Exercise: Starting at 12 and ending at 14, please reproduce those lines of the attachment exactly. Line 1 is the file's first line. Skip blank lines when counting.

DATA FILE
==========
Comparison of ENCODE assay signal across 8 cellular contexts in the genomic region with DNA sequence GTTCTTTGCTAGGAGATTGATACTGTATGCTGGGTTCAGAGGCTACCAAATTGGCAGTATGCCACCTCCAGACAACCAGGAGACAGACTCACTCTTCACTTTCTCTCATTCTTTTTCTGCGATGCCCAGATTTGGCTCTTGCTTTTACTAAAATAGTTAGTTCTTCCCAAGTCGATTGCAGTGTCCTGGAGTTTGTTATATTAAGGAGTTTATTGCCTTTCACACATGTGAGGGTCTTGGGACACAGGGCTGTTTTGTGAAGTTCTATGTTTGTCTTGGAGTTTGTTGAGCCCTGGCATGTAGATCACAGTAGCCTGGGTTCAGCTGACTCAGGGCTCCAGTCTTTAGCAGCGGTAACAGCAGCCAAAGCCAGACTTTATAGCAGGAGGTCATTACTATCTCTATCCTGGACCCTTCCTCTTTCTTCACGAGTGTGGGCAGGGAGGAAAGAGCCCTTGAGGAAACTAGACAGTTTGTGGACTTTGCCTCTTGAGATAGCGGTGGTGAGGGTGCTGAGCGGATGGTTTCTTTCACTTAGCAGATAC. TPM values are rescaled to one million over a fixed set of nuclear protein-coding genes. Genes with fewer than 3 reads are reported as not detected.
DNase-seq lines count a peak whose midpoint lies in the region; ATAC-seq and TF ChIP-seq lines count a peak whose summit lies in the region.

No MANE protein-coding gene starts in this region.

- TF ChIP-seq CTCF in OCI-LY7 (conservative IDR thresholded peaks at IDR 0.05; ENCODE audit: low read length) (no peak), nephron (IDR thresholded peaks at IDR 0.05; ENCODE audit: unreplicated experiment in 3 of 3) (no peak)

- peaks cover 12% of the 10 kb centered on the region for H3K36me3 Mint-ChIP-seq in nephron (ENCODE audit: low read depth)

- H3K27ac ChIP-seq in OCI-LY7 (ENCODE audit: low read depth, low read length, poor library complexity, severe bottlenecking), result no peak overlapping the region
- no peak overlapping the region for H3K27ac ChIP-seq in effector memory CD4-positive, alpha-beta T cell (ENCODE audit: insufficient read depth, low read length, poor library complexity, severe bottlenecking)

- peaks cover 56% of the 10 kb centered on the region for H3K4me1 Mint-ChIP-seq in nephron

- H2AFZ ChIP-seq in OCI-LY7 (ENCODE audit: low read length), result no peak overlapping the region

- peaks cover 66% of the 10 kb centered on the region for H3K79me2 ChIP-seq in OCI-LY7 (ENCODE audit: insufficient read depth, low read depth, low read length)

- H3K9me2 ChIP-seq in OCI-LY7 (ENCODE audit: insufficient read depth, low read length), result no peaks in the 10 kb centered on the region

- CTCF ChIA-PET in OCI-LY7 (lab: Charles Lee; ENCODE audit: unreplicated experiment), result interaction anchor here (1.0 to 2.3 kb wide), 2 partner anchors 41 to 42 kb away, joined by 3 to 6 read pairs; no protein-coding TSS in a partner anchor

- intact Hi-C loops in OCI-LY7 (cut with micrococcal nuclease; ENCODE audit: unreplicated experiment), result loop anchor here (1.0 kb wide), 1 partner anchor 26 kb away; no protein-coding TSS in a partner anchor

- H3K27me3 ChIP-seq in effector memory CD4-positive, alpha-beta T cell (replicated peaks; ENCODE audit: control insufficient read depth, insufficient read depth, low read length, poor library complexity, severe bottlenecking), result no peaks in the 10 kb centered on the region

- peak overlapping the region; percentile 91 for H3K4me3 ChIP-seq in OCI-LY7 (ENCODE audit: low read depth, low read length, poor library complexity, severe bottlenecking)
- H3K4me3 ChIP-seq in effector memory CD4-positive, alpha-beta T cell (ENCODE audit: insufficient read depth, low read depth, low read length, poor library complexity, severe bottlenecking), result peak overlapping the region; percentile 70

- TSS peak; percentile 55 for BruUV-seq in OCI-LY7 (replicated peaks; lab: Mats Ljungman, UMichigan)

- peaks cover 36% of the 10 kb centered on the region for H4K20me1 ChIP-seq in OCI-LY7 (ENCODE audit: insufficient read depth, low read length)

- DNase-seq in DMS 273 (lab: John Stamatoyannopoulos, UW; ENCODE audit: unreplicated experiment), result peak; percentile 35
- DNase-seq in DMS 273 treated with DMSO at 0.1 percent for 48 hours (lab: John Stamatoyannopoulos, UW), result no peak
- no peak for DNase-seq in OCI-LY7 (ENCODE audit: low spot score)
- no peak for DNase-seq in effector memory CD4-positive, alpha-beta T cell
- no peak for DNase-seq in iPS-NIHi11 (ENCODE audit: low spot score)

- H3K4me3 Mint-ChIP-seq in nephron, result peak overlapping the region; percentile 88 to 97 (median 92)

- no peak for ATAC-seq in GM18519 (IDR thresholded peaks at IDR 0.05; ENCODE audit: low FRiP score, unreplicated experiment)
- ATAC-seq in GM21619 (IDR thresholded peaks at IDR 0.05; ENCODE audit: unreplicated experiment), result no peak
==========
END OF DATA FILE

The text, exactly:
- CTCF ChIA-PET in OCI-LY7 (lab: Charles Lee; ENCODE audit: unreplicated experiment), result interaction anchor here (1.0 to 2.3 kb wide), 2 partner anchors 41 to 42 kb away, joined by 3 to 6 read pairs; no protein-coding TSS in a partner anchor

- intact Hi-C loops in OCI-LY7 (cut with micrococcal nuclease; ENCODE audit: unreplicated experiment), result loop anchor here (1.0 kb wide), 1 partner anchor 26 kb away; no protein-coding TSS in a partner anchor

- H3K27me3 ChIP-seq in effector memory CD4-positive, alpha-beta T cell (replicated peaks; ENCODE audit: control insufficient read depth, insufficient read depth, low read length, poor library complexity, severe bottlenecking), result no peaks in the 10 kb centered on the region